Good managers would rather be right than consistent. They don’t hesitate to change their mind when given new evidence. Good managers know that their toughest decisions — to pivot or persevere, require this open mindedness. Bad managers prioritize consistency over all — refusing to back down from any prior stance. They see any reversal as a sign of weakness.
Good managers recognize that peoples’ time is sacred. They prepare in advance to make sure they use it most effectively. Bad managers waste peoples’ time with poorly-run meetings. Their lack of preparation shows that they value their own time over everyone else’s.
Good managers are utterly contemptuous of making the same mistake twice. They practice the five whys. They push for root cause. In no situation is it acceptable to not learn and teach others to avoid similar issues. Good managers don’t ignore near-misses. They know that the difference between a near-miss and a complete failure is often a roll of the dice. Bad managers are too busy deflecting blame to learn anything. They’re destined to repeat the lessons of history because they’re unwilling to look in the mirror.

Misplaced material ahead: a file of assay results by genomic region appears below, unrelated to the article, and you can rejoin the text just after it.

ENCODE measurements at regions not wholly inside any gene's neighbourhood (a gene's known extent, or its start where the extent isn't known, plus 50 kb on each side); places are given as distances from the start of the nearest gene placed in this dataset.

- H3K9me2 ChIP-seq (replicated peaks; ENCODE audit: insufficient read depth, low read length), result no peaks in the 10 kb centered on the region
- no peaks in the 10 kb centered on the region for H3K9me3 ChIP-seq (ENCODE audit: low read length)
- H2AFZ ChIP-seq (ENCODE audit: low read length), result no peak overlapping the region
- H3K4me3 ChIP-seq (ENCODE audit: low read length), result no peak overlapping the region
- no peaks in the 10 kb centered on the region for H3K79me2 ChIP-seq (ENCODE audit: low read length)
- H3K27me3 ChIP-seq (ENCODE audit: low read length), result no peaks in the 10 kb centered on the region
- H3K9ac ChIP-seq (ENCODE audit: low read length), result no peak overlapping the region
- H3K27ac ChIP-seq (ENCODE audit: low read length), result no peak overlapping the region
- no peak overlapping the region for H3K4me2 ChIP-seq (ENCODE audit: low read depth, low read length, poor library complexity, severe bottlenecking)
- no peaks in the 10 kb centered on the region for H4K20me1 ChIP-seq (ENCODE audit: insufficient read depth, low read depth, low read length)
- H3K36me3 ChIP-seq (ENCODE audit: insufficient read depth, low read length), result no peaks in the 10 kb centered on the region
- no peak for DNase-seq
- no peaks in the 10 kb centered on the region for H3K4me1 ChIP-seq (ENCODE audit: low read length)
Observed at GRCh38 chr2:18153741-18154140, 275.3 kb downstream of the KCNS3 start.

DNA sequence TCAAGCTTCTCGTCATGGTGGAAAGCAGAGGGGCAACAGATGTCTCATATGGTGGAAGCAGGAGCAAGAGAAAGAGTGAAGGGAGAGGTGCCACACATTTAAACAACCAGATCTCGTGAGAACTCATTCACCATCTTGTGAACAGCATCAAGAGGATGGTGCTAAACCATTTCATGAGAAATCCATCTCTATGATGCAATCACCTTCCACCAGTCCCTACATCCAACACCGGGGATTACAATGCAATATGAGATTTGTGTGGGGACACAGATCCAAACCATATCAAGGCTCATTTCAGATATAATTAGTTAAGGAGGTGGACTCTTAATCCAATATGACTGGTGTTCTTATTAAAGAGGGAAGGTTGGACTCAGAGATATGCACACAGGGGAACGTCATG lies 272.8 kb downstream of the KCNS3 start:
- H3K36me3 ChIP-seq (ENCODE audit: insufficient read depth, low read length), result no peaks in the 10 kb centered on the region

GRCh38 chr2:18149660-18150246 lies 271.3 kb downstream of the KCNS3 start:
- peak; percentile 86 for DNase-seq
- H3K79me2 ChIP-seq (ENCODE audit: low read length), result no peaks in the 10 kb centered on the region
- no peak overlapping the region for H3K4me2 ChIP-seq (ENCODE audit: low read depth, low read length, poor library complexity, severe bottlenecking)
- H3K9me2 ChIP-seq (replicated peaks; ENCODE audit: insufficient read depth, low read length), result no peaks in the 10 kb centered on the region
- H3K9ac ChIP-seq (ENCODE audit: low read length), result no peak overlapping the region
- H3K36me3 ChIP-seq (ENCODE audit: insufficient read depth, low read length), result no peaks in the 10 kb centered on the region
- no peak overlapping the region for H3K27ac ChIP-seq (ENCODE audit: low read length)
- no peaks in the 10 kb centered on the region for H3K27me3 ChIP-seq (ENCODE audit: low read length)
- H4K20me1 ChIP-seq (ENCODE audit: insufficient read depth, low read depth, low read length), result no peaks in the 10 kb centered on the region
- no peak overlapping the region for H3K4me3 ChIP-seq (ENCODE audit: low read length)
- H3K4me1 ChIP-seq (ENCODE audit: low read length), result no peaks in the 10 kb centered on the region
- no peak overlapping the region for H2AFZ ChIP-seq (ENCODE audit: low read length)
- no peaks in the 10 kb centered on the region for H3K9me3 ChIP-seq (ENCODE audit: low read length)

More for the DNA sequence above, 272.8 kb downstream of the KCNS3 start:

Good managers are both optimists and realists. They’re realistic about the challenges they’ll face, but they know they’re important enough to take on anyway. Every issue is coupled with the question — so what are you going to do about it? Bad managers feel that wishful thinking is an acceptable strategy.
Good managers recognize when someone’s not working out and take action. They know that to keep someone in a poor fit is as unfair to them as to the rest of their team. Good managers recognize that an underperforming employee is their fault. They poorly assessed the fit. And it’s on them to take ownership to fix this mistake. Bad managers put off these tough decisions. Meanwhile, everyone else needs to work harder to compensate.
Good managers focus on emphasizing peoples’ strengths. They put people in positions that emphasize their positive features and help them make the biggest difference. Good managers understand that while they need to address mission-critical weaknesses, they don’t need everyone to be a jack-of-all-trades. Bad managers want everyone to learn how to bowl left-handed.